Patrick's No-Fail Baked Steak
February 05, 2012
"The ultimate comfort food. Serve with mashed potatoes, gravy, and a vegetable side dish. I highly recommend using only Crisco shortening or you might be disappointed with the result. Also, don't reduce the amount of shortening or your steak will turn out greasy -- this is because having enough shortening *seals* in the juices by frying the *sides* of the steak, as well as the bottoms and tops, in the skillet. This steak is incredibly tender and, if you use the Crisco and roast the steak without any liquids in the roasting pan, the delicious coating will stay on. The initial dusting of the steak with the plain flour also assures this. Tenderized sirloin is tastier than round steak but either is still excellent. This is an easy recipe to double or even triple, (you won't need to double the amounts of oil, or flours), if you have a crowd coming for dinner."
- Serving Size: 1 (545.6 g)
- Calories 1609.7
- Total Fat - 116.9 g
- Saturated Fat - 42.3 g
- Cholesterol - 404.8 mg
- Sodium - 460.6 mg
- Total Carbohydrate - 60.8 g
- Dietary Fiber - 2.7 g
- Sugars - 1.2 g
- Protein - 72.5 g
- Calcium - 119.7 mg
- Iron - 8.8 mg
- Vitamin C - 0.2 mg
- Thiamin - 0.8 mg
Pour the regular flour on to a large plate and *dust* the steaks in it. Make sure that any notable wetness has been dabbed off the steaks beforehand with a paper towel before flouring them. Lay the steaks aside on wax paper or on a cookie rack (better) for 20 minutes or so. You can discard the flour or use some of it to make gravy later.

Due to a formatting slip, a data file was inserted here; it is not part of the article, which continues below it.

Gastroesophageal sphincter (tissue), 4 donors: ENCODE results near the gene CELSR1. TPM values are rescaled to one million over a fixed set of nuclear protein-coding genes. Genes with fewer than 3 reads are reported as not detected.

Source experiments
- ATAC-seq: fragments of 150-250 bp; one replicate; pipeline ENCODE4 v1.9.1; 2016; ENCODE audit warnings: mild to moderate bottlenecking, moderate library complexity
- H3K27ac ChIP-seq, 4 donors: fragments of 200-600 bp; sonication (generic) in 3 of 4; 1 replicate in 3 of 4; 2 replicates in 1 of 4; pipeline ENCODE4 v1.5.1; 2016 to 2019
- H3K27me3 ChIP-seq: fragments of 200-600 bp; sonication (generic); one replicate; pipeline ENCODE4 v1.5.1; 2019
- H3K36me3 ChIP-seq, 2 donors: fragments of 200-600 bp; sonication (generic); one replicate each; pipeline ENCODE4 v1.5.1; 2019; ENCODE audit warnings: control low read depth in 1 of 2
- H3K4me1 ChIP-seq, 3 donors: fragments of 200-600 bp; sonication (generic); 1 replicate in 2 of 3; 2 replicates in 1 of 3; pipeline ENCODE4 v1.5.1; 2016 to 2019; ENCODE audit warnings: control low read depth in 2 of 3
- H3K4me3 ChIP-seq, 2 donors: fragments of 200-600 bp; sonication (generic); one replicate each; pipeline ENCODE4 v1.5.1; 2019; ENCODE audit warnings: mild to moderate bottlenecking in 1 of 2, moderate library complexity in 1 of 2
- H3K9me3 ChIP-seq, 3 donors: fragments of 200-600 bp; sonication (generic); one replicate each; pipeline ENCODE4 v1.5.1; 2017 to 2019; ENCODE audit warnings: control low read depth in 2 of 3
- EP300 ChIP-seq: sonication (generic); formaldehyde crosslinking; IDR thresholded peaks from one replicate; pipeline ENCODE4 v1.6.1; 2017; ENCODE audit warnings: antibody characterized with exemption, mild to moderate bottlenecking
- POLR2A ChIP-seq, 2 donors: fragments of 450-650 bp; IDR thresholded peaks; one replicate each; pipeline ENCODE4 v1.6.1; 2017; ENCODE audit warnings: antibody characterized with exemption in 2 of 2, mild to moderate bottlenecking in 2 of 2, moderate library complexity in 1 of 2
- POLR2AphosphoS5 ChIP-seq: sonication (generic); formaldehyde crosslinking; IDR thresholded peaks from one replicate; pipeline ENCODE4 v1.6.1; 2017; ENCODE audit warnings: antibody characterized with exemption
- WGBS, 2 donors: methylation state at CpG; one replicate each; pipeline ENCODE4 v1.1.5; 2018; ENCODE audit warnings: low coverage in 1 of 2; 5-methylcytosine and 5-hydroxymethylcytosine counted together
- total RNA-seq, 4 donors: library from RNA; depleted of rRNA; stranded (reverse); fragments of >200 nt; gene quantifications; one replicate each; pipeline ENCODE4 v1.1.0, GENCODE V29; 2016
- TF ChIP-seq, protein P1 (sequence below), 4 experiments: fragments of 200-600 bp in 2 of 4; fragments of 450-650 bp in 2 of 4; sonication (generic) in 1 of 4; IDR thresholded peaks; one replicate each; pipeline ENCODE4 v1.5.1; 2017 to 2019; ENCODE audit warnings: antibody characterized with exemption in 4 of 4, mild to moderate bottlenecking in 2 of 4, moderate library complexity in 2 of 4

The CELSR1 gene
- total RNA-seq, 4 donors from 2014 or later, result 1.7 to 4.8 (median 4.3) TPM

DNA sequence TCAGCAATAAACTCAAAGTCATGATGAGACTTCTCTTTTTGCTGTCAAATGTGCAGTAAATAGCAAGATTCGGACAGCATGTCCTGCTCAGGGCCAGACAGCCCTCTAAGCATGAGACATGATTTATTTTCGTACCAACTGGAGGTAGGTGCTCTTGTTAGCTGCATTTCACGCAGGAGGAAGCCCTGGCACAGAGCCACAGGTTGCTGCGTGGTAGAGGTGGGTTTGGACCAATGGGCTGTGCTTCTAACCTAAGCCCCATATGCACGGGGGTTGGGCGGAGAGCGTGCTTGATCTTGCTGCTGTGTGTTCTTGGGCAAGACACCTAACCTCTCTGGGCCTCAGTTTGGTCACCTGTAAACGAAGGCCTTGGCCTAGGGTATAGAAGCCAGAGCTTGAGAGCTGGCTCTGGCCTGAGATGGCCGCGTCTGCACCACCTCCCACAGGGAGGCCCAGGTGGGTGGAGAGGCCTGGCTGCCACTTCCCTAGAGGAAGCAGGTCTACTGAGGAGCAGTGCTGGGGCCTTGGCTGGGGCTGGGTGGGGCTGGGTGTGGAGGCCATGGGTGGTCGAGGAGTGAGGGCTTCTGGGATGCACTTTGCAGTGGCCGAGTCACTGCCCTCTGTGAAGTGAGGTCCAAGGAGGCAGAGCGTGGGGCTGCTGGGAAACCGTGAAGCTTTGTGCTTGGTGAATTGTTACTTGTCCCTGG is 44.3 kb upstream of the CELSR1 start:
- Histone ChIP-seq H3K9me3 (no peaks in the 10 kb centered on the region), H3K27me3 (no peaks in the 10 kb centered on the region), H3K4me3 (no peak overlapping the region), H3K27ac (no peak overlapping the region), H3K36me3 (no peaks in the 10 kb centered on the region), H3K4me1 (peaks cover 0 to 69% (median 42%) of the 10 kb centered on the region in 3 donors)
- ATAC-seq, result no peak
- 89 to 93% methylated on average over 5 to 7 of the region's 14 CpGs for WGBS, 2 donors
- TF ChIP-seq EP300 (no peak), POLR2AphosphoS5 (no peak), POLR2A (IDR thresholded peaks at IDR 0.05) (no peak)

Pre-heat the oven to 275-degrees F. Place the baking rack in the lower center position.
After the steak has rested for the 20 minutes, in a large non-stick skillet over medium high heat, melt the shortening. (If you are using a regular skillet, get the skillet fairly hot prior to adding the shortening which will avert most sticking. Then, do *not* move the meat around until it releases itself in the pan.)
Whisk the eggs a bit in a large dish, (I use a 9-inch one which is fairly flat with low sides), and then add the water and whisk a bit more until it is all blended.
Pour the seasoned flour on to a large plate. Dip a steak into the egg-wash and shake off any excess liquid. Then dredge the steak in the seasoned flour on both sides, shaking off any excess flour, and lay it into the hot shortening. (I just flip a few drops of water into the oil to check the temperature and when it *crackles*, it's hot enough.) Repeat this process until you have enough steaks for a batch in the skillet. Do not use the egg wash and seasoned flour on the steaks until they are each ready to fry.
Fry about three steaks at a time, (do not crowd them in the skillet), perhaps in 2-3 batches, until they are all nicely browned on both sides, about 4-5 minutes per side, depending upon the oil temperature. Portion out the salt and pepper to add additional seasoning to the steaks as they fry to a nice medium-brown on each side.
Prepare a roasting pan, (I use the same one in which I bake my Thanksgiving turkey so there is lots of room inside), by spraying the inside with cooking spray. Place some sort of wire rack in the bottom to raise the steaks up a bit from the bottom of the roaster.
Place the browned steaks inside the roasting pan, cover, and bake at 275-degrees for 90 minutes. Serve hot with the side dishes. NOTE: If you cannot find seasoned flour at the store, you can make your own by using 2 cups all-purpose flour, 1 tablespoon of garlic powder, 2 teaspoons dried basil, 2 teaspoons salt, and 1/2 teaspoon ground white pepper. Also, do NOT place any liquids in the bottom of the roaster while baking or the coating will be steamed off.
Tips & Variations
No special items needed.